Graphic cigarette warnings labels, what’s next?

Cigarettes will now come with pictures conveying the dangers of smoking, including a man with a tracheostomy, a corpe of a smoker, and a woman smoking while holding a baby. The Food and Drug Administration has mandated that these new warning labels must be in place by 2012 and hope they will lessen tobacco use. American Cancer Society CEO John R. Seffrin is satisfied with the new labels and says they can “encourage adults to give up their deadly addiction to cigarettes and deter children from starting in the first place.” Time will tell if these warning will make a difference. I know they would scare me, but then again I’ve never smoked and I’m at an age where I’m not affected by peer pressure.

I am just wondering where this will lead. Will they start putting pictures of diseased hearts and clogged arteries on Happy Meals? Perhaps french fries will include a picture of an overweight child looking sad on the sidelines because he can’t keep up with his friends?

I cannot go down the cereal isle at the supermarket without my children asking me for Trix, Lucky Charms, etc. They get excited when they see the toys they can get in the box and my three-year-old daughter thinks the Trix Rabbit is “so funny.” Toys in Happy Meals, cereal boxes with cartoons on them, all aggressive marketing tools aimed at our children to beg mommy to buy their product. I know many will disagree with me on this, but I can’t really blame the company- they’re just targeting their consumers.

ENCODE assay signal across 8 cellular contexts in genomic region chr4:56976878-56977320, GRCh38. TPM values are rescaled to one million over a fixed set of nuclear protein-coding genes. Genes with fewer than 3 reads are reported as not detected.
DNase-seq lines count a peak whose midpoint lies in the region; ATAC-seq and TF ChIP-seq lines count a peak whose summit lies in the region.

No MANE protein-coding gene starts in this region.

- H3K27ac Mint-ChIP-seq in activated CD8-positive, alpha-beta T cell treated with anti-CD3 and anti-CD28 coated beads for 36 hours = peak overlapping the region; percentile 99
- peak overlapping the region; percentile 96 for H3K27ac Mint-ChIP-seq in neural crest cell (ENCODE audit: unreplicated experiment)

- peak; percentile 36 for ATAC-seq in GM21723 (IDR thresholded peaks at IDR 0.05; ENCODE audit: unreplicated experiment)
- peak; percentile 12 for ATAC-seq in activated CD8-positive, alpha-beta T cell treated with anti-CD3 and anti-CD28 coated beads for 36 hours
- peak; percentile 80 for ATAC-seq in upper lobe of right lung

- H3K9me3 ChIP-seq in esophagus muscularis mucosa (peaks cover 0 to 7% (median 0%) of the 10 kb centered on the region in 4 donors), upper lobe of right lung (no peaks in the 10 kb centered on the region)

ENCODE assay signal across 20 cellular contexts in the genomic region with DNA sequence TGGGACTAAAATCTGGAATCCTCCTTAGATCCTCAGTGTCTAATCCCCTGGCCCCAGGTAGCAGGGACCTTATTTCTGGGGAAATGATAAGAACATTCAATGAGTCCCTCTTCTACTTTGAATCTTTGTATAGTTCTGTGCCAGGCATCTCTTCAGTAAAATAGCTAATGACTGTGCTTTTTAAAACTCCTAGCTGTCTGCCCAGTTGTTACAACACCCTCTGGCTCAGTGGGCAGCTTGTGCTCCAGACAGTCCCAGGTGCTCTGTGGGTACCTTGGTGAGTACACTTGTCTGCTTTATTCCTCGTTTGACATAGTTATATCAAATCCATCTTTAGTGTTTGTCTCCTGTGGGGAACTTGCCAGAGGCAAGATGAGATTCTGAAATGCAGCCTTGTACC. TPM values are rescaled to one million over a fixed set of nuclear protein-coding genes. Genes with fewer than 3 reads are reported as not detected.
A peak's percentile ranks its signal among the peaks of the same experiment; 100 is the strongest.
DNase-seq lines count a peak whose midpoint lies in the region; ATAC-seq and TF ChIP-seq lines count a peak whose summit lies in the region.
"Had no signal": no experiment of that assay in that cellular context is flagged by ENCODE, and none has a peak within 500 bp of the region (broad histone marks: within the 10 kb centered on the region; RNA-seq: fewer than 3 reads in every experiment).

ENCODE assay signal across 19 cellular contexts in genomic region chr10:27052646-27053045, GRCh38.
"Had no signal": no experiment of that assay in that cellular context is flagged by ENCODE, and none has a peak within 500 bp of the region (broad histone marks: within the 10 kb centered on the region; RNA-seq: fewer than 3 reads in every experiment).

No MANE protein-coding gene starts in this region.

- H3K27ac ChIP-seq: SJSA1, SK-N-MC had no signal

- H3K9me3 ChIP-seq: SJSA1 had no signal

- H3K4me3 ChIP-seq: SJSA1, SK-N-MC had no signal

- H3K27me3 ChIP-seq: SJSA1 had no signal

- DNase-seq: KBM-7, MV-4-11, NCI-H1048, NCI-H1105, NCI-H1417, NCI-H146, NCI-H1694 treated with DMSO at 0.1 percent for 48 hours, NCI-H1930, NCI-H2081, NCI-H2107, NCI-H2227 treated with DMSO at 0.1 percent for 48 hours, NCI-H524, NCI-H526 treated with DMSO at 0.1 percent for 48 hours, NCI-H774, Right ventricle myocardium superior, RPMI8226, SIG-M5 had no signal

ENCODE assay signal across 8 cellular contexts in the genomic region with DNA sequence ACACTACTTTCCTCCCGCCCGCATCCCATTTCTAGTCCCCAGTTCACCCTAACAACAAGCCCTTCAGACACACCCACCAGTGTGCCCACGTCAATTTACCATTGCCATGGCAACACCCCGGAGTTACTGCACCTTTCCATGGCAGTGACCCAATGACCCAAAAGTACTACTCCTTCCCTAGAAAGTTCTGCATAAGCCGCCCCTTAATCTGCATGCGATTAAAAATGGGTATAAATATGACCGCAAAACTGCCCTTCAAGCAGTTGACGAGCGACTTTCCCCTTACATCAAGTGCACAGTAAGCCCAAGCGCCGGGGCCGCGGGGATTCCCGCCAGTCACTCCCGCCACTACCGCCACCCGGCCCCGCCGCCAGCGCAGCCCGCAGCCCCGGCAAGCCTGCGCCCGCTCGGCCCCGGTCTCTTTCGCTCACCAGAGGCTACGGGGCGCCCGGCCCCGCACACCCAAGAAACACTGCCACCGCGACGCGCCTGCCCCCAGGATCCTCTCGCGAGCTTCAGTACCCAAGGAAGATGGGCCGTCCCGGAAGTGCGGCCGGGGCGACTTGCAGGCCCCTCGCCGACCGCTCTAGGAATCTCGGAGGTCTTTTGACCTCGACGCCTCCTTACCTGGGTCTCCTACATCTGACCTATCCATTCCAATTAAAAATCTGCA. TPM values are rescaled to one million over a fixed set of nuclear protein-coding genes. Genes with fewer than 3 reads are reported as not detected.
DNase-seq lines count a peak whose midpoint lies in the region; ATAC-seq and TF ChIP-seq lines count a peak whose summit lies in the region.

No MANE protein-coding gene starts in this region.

Why don’t some healthier breakfast foods catch on to this marketing? Put a prize in the oatmeal box, for crying out loud! How about for every carton of eggs you buy, one egg is the “surprise egg.” Instead of an egg coming out when you crack it, a chicken tattoo is inside. Surprise! I guess this could get kind of messy as your kids search for the prizes though.

In all seriousness, instead of scaring our kids to eat healthy, maybe we should try educating them first. Pediatric obesity numbers have been climbing for years, yet now it’s an epidemic? Can’t we be a little more proactive instead of so reactive? Some schools in our area ban sweets for holiday or end-of-year parties. I highly doubt that the one cupcake little Suzie is having at her party is what’s making her fat. How about educating her about sweets in moderation? Teach her the importance of eating healthy throughout the year to make her heart, muscles, and bones stronger. Ask my son why he likes broccoli and steak and he’ll tell you that it makes him smarter and stronger (than daddy).

The FDA can decide to ban toys in Happy Meals or cartoons on cereal boxes, but it all begins at home. It’s really up to parents to educate their children on choosing healthy foods. Stop blaming the commercials (turn the tv off), the schools (send lunch from home), and the cereal companies (don’t buy the cereal). I also think that banning your child from eating the occasional cookie or ice cream is a bad idea. There’s going to come a time when you’re not around to monitor him and he may not be able to control himself from eating 10 cookies. Sweets are not evil, they’re just meant for special occasions and in moderation. Be active as a family, let your children see you exercise, and make sure you’re eating the same healthy foods you want them to eat. If more parents set an example for their children, both the adult and pediatric obesity rates would go down in this country, guaranteed.

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